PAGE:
You Will Get Fired if: You Steal!

This is the last in the “you will get fired” series (I hope). Even when the employee does something bad, like stealing, going through the conflict of termination is unpleasant, not satisfying. In owning a small business, there are ways employees “steal” from the company. I’ve been remembering about a direct financial theft we suffered a few years ago. We had an employee who “lifted” our bank information and made an online purchase using that information. As soon as we determined something “funny” was going on, we investigated further and figured out that the same employee “double cashed” a paycheck. This was an employee who was not performing as well as necessary. I think she knew this and decided to exploit the situation. Fortunately, the bank covered us financially, in large part, though we had to go through closing and re-opening the bank account (an expensive proposition in and of itself). A business owner with whom we worked encountered a similar financial theft, surprising both of us at how easy it is to perpetrate such crimes, pretty much avoiding prosecution. These direct examples aside, smaller thefts occur more regularly. Regularly conducing personal business on work time is an example. Some things have to be done during the work hours, but doing this frequently, and without “making up the time” is a form of theft. Taking home office supplies for personal use or using the postage meter for one’s personal mail are other examples. Taking home snacks or drinks provided by the office are still more examples. We’ve had all of those happen. It is disheartening to suffer these things – a death by a thousand cuts.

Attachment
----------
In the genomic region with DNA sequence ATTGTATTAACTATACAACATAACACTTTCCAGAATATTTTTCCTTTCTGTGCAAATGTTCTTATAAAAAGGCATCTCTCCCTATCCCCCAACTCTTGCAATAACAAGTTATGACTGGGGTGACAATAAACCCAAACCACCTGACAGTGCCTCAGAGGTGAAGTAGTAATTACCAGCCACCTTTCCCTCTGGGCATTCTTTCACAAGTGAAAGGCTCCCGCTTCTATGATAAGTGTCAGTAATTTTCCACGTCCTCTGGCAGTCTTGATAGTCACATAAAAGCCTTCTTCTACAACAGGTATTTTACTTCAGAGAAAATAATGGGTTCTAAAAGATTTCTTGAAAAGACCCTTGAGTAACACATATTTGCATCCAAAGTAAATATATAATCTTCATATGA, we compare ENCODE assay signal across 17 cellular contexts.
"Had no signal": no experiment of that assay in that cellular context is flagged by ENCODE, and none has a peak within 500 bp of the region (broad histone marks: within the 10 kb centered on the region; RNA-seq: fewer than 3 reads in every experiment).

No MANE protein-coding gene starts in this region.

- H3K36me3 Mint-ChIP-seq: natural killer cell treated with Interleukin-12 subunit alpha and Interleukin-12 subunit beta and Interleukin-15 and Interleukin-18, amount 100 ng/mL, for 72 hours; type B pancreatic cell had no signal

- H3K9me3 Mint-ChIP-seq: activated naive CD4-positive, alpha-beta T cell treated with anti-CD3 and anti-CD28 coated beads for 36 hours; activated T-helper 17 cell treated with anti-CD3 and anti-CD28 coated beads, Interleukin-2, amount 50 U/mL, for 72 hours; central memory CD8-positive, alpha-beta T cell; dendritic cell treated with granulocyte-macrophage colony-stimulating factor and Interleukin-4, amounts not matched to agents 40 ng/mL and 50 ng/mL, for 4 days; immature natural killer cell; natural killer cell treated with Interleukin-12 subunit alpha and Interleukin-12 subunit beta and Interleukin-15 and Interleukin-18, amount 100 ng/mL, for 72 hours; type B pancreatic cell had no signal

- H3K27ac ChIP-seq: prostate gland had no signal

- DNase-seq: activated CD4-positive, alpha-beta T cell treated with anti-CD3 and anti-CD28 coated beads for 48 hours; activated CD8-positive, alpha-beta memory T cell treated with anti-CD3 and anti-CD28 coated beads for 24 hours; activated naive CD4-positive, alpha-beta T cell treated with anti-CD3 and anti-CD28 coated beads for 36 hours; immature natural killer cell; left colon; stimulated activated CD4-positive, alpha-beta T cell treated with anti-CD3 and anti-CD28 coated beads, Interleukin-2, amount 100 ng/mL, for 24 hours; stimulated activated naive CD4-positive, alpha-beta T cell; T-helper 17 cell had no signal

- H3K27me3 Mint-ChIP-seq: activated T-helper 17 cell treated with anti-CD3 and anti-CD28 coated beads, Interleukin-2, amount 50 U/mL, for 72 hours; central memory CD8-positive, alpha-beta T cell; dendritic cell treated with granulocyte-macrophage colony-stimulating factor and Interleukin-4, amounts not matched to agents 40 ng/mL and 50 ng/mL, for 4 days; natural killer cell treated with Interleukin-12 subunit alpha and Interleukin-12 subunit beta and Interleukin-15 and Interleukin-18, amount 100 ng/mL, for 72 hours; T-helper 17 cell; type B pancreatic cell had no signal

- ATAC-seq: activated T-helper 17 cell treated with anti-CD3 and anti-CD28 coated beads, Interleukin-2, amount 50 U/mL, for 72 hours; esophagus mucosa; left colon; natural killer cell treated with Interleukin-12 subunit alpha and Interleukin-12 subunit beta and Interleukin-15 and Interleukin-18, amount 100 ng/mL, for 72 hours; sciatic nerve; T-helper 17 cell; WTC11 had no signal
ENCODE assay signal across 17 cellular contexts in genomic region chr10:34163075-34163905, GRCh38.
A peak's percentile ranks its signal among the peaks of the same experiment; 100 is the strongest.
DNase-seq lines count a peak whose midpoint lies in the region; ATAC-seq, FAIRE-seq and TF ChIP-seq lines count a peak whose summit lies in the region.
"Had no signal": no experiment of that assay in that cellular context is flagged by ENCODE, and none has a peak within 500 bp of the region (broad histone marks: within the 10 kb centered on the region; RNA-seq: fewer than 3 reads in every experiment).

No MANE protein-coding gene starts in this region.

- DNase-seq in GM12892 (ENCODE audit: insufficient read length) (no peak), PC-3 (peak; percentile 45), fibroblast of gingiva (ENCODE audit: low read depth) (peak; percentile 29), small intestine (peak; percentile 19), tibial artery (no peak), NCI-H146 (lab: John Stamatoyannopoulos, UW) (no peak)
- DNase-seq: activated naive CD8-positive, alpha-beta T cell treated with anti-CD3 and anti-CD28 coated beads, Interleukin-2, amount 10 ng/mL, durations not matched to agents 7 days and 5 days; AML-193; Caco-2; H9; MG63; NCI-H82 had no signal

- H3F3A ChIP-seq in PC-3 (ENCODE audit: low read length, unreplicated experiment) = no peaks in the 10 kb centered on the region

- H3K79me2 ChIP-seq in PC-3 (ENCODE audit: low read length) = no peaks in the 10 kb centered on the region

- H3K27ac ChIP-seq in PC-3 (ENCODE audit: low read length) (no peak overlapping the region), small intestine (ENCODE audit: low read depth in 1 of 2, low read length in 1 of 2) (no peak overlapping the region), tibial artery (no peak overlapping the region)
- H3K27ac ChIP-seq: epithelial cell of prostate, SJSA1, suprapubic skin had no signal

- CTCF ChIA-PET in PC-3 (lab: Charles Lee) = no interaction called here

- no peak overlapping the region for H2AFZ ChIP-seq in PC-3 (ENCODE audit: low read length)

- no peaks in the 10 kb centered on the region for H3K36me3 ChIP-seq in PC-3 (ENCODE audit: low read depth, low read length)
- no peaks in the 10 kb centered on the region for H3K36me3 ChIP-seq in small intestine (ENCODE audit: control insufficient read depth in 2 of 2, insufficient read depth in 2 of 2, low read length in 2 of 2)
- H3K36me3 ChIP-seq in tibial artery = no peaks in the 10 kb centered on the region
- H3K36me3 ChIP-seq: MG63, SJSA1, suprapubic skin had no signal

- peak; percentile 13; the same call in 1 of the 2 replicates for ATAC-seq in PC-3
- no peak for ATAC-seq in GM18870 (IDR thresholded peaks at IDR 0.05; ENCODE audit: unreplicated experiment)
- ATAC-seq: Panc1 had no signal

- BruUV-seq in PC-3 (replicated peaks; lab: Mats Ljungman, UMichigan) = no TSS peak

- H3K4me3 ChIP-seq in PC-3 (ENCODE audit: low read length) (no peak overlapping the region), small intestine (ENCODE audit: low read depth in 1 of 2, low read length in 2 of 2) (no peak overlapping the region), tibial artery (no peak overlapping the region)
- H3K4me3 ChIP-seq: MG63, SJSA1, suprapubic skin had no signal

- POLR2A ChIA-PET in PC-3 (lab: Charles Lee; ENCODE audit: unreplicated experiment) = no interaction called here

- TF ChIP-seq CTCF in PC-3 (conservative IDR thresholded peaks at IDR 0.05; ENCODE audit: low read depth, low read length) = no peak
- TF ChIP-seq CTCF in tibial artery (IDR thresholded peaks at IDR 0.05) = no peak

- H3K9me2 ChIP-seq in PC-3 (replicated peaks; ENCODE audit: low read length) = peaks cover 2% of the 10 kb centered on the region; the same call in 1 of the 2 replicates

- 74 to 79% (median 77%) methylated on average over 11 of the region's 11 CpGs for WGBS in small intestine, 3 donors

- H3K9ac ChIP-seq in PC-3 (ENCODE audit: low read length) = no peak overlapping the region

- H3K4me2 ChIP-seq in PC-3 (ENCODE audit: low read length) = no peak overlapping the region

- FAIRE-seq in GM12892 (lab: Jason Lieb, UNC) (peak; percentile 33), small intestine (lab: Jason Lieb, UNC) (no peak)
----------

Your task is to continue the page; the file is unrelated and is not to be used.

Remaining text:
Reading this series of posts about reasons for firing an employee might give the reader the impression that David and I have had terrible luck with our employees.  If so, I want to explain that, to the contrary, we have had many wonderful employees in our almost 30 years of owning and operating Magnus.  I will name the employees who immediately come to mind as possessing the traits required to excel in their employment: Chelsea, who has worked with us for 16 years; Megan, who has worked with us for 7 years; Neal, who worked with us for 14 years; Barney, who worked with us for 12 years; Jessica, who worked with us for 3 years; Kristin, who worked with us for 2 years and who is now our client (after completing law school); and, of course, Suzanne, whom we have known since childhood and whom David and I consider as the daughter we never had.  (As an aside, Suzanne worked for Magnus when she was in high school then between college and law school.  She is currently a successful JAG lawyer in the U.S. Army.)  Now that I have placed the bad employees into perspective, I will comment on the content of David’s writing.  Stealing from Magnus is disgusting and will definitely result in firing and perhaps, an encounter with the Broward County Sheriff’s Department.  Luckily for David and me, actual thievery on the part of employees has been rare.  It is painful when it happens, that’s for sure, however, it hasn’t happened often.  The theft of time, however, has taken its toll on both David and me, as well as Magnus’ bottom line.  We are a small business and we cannot afford to pay someone to do anything except work during work time.  The worst time thief of all, in my opinion, is the cell telephone, which many people appear to have glued to their hand at all times of the day.  I am in favor of working during work hours and doing personal activities during personal, non work time; mingling these activities will lead to a short tenure at Magnus. 

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